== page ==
By on March 10, 2018

It wasn’t long after the invention of the automobile that people became obsessed with acquiring more speed. For manufacturers, having the world’s fastest production car was a major honor, though it took a few decades before objectively minded trade publications made it possible to compete on a level playing field.

Most production vehicles only manage to hold the record for a few years. There are, of course, exceptions. Lamborghini’s Miura P400 maintained its title as world’s fastest production car from 1970 to 1982, when the LP500 S version of the Countach debuted. The next decade would see the record change hands almost yearly until McLaren’s carbon-bodied F1 achieved 240 mph — destroying the previous benchmark by a wide margin.

While there is some contention that the F1’s maximum speed was only achievable via the elimination of its rev limiter, it still set the record at Volkswagen’s Ehra-Lessien proving ground in 1993 under accepted guidelines and held that record until 2005. With the limiter intact, many argue the Jaguar XJ220 or RUF CTR2 would have been king of the hill until the Bugatti Veyron’s debut. Regardless, McLaren still built a production vehicle that was physically capable of reaching 240 mph and never bothered to reach any higher.

That’s expected to change once the company’s love song to the F1, the BP23 Hyper-GT, comes out. 

Essentially a homage to McLaren’s most famous model, the BP23 won’t actually vie for the production car world speed record. All the company wants to do is build a modern-day version of the historic F1 that’s also the best sports car in existence. While the latter seems like an ambitious prospect, even for McLaren, the former is an assurance. Spyshots show the model bearing the F1’s signature three-abreast seating, with the driver smack dab in the middle.

The automaker also claims a top speed of at least 243 mph, which was believed to be the theoretical limit of the F1. McLaren says it’s limiting the $2.2 million car to just 106 examples — identical to the old car’s production run. One thing the BP23 won’t share with its forebear, however, is its hardcore nature. According to the automaker, the model won’t just be the fastest car it has ever built, it will also be the most luxurious.

For what it’s worth, McLaren claims the 243 mph top speed is just a starting point. Why a supercar manufacturer would downplay that particular specification is curious. Sure, it’s a fun nod to the F1 but it can’t possibly be that much higher or the company would probably be telling the Koenigsegg to watch its back.

Joining the Senna as part of McLaren’s Ultimate Series cars and already sold out, the BP23 will carry an as-yet unannounced name — rather than the alphanumerical nomenclatures used by the McLaren Sports Series and Super Series cars. The new moniker, along with the maximum possible speed, will be disclosed closer to the car’s official reveal.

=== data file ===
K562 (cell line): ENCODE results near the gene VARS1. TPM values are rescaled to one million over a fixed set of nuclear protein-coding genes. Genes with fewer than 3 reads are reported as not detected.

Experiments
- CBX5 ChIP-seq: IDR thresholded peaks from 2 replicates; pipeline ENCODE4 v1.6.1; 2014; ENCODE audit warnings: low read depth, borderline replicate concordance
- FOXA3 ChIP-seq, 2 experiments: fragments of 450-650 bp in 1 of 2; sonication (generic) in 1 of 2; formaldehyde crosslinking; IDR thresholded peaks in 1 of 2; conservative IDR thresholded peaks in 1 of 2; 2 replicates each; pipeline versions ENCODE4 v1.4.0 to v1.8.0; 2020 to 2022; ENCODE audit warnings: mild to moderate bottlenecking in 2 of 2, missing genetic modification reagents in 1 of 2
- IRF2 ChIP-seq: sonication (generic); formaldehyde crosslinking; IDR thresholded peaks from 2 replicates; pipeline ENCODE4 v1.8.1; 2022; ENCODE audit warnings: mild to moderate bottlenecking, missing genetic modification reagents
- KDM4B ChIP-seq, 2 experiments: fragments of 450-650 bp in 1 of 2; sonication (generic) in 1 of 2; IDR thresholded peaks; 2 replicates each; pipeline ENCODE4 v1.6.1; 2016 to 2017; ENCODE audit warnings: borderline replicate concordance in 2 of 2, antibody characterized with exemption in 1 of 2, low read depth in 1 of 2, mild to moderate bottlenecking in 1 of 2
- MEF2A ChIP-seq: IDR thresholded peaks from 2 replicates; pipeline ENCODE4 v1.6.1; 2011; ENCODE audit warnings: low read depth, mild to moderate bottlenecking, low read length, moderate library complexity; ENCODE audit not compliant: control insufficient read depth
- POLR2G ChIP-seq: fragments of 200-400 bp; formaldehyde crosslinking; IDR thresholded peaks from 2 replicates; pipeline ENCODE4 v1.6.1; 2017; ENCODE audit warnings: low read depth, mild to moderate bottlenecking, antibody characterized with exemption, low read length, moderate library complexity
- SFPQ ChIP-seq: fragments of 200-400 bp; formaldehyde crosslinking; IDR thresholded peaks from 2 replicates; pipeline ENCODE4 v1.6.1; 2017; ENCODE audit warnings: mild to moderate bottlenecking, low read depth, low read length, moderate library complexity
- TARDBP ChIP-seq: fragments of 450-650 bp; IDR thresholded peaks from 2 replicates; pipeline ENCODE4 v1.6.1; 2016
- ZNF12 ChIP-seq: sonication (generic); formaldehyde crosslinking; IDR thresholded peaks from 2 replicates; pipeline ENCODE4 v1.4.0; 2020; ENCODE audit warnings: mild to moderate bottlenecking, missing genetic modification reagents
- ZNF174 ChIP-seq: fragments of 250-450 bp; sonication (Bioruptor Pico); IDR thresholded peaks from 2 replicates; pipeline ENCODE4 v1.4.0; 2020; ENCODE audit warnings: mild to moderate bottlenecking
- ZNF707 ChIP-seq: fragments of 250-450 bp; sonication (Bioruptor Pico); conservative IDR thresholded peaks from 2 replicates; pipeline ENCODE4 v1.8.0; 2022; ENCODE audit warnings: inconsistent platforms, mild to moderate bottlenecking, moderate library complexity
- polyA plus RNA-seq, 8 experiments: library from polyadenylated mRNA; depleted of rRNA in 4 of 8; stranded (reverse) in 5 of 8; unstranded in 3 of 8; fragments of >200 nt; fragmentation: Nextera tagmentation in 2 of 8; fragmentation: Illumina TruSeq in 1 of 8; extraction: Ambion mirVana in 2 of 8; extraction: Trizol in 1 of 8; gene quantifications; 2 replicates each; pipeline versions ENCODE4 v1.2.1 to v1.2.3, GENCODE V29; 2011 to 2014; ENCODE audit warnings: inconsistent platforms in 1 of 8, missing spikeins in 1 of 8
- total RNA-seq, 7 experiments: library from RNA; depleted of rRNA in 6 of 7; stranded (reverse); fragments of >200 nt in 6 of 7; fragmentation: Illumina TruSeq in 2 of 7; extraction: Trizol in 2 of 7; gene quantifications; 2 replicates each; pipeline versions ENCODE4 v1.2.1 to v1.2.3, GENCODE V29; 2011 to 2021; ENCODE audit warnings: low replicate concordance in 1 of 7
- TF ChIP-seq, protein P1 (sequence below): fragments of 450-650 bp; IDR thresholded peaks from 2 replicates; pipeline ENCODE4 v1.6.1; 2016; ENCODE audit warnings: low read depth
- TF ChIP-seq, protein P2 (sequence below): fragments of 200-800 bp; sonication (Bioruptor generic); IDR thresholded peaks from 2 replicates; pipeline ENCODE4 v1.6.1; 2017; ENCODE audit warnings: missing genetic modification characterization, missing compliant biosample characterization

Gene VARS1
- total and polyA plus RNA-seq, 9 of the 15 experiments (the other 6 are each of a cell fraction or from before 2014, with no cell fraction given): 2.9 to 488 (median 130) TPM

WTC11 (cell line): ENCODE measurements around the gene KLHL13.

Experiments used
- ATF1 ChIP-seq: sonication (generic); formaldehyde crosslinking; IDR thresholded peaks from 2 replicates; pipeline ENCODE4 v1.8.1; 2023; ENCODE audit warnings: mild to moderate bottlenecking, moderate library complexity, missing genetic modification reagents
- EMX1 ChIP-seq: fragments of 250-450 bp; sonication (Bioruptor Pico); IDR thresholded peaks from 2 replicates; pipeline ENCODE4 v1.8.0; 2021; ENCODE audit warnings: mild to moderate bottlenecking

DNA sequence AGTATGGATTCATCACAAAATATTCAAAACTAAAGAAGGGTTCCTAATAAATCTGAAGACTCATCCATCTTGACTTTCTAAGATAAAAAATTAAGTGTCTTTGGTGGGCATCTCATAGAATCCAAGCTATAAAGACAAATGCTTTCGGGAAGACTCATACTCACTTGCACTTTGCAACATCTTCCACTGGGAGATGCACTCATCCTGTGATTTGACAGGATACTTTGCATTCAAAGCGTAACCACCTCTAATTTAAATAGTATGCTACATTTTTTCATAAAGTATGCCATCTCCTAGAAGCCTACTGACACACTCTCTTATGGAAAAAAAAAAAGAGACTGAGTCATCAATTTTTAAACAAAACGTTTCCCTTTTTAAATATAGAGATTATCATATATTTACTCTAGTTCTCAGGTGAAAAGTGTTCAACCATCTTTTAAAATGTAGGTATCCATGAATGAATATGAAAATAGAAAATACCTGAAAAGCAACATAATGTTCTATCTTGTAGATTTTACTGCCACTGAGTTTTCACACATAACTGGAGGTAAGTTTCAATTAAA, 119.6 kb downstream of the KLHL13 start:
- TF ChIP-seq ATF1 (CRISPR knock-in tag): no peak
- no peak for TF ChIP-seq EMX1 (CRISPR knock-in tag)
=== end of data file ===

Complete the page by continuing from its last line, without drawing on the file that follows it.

[Images: McLaren]

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10 Comments on “McLaren Promises BP23 Will Be the Fastest Car in Brand’s History...”

  • avatar

    It will look great in its natural habitat…on the 405 going 12 mph in traffic.

    • 0 avatar

      Don’t forget the owner complaining about squeeks, rattles and brake noise. “I paid 2 million dollars for this thing, it shouldn’t make this kind of noise.”

      • 0 avatar

        The two McLarens that I’ve reviewed had no rattles or squeaks. People daily drive them.

        • 0 avatar

          If you paid as much attention as the previously mentioned 405 driver does, you would pick up on some. It’s unavoidable on a supercar

          • 0 avatar

            I drove the 675LT in rush hour traffic in Los Angeles. The car was a validation prototype but the only quality issue I can recall was some orange peel in the paint on the spoiler. The 570S I drove had some flocking in the front luggage compartment that had worn away from the plastic.

          • 0 avatar

            Again, I’m not claiming the vehicles has any quality issues, and a reasonable person such as yourself probably had a blast with the car. The problem becomes when a person who wants the supercar status, but really expects a Lexus driving experience. Any performance vehicle has compromises made towards performance. As someone who excepts this, you aren’t idling along with your head out the window trying to find the sweet spot where the brakes make noise. You don’t have your head near the dash when you go over every speed bump. Unfortunately, the status buyer I’m describing doesn’t share that trait.

  • avatar

    Dubai will probably purchase a couple of dozen and use them as police cars.

  • avatar

    Well I’m not braggin babe so don’t put me down, but I got the fastest set of wheels in town. When something comes up to me he don’t even try, because if she had a set of wings man, I know she could fly.

    She’s ported and relieved, and she’s stroked and bored, and she’ll do 243 in the top end floored.

  • avatar

    They won’t be happy until the car can top 500mph and the 0-60 acceleration generates enough g-force to snap your neck.

  • avatar

    Better idea –

    Since the people who can afford this thing won’t actually drive it for fear of damaging their “investment,” why not just sell a full-size static display model and charge some hilarious amount of money for it?

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